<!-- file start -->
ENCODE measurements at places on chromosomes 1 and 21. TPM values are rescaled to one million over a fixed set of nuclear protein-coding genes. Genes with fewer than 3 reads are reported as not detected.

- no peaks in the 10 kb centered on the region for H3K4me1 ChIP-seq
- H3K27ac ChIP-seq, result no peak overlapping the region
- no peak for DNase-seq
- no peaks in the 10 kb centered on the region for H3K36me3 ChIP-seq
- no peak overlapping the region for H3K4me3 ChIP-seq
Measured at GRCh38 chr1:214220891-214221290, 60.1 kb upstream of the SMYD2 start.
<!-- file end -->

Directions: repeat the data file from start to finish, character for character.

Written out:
ENCODE measurements at places on chromosomes 1 and 21. TPM values are rescaled to one million over a fixed set of nuclear protein-coding genes. Genes with fewer than 3 reads are reported as not detected.

- no peaks in the 10 kb centered on the region for H3K4me1 ChIP-seq
- H3K27ac ChIP-seq, result no peak overlapping the region
- no peak for DNase-seq
- no peaks in the 10 kb centered on the region for H3K36me3 ChIP-seq
- no peak overlapping the region for H3K4me3 ChIP-seq
Measured at GRCh38 chr1:214220891-214221290, 60.1 kb upstream of the SMYD2 start.